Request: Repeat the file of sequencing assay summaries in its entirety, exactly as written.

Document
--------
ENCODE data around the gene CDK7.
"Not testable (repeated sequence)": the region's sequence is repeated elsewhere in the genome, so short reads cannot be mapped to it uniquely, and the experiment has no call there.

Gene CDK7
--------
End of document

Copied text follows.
ENCODE data around the gene CDK7.
"Not testable (repeated sequence)": the region's sequence is repeated elsewhere in the genome, so short reads cannot be mapped to it uniquely, and the experiment has no call there.

Gene CDK7